Release Date: November 18, 2015
BUFFALO, N.Y. — While stock markets tend to react positively to news of any major financial investment, new research from the University at Buffalo School of Management shows the reaction is weaker for investments by most sovereign wealth funds (government-owned investment funds).
In particular, the research, published this month in the Review of Financial Studies, found the lowest returns came from investments made by highly politicized sovereign wealth funds—those under strict government oversight, usually by nondemocratic regimes.
“We found the worst returns were associated with funds whose governance structure allowed for significant government interference, especially when those funds acquired large or controlling stakes and took a seat on the company’s board,” says co-author Veljko Fotak, PhD, assistant professor of finance in the UB School of Management.
With investable assets well over $4 trillion, sovereign wealth funds are a major player in the world economy. Their investments are everywhere, with stakes in such major corporations as Microsoft, Google, Citigroup, MGM Resorts International and Apple. One fund, the Abu Dhabi Investment Authority, even owns a 25 percent share of Chicago’s private parking system.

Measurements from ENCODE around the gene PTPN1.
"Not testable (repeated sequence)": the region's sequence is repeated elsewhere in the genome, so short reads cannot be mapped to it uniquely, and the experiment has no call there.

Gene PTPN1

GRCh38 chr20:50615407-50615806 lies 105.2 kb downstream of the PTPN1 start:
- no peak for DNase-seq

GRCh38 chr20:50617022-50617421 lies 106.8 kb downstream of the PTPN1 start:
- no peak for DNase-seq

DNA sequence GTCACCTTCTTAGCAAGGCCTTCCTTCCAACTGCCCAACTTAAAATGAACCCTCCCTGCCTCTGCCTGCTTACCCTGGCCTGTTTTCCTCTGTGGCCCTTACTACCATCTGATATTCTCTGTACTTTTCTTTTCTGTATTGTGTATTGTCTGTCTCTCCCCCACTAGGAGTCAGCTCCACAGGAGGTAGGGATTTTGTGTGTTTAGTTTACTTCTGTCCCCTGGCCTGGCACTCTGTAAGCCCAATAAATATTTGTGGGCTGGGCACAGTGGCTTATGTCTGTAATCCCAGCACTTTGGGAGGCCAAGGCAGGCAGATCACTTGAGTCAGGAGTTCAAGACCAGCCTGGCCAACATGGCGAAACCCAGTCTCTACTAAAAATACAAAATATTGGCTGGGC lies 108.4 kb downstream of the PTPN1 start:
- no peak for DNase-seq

The researchers studied 1,018 sovereign fund investments from 1980 to 2012 and compared them with a sample of nearly 6,000 stock purchases from private investors in the same period. They found the average difference between initial returns from sovereign wealth funds and private sector investments is $60 million.
“In contrast to previous research, our results show that, on top of lower short-term returns, most sovereign wealth fund investments also lead to deteriorating long-term operating performance, both in absolute terms and relative to private-sector investments,” says Fotak.
Over the past few years, as these funds have grown at a dramatic pace, debate over the proper regulatory action has intensified. In the study, investments from Norway’s government pension fund were not associated with any negative effects; therefore, Fotak says any policy response must treat sovereign funds individually, rather than as a unit.
“Policy response should be fact-based—not a panicked reaction to rising foreign investments,” he says. “Though these funds are often grouped together, we cannot treat Norway’s government fund the same as funds from less democratic regimes. We must recognize differences in their behavior and provide incentive for them to act as transparent, conscientious investors.”
Fotak collaborated on the study with Bernardo Bortolotti, PhD, associate professor of economics, University of Turin, Italy, and William L. Megginson, PhD, professor and Price Chair in Finance, University of Oklahoma.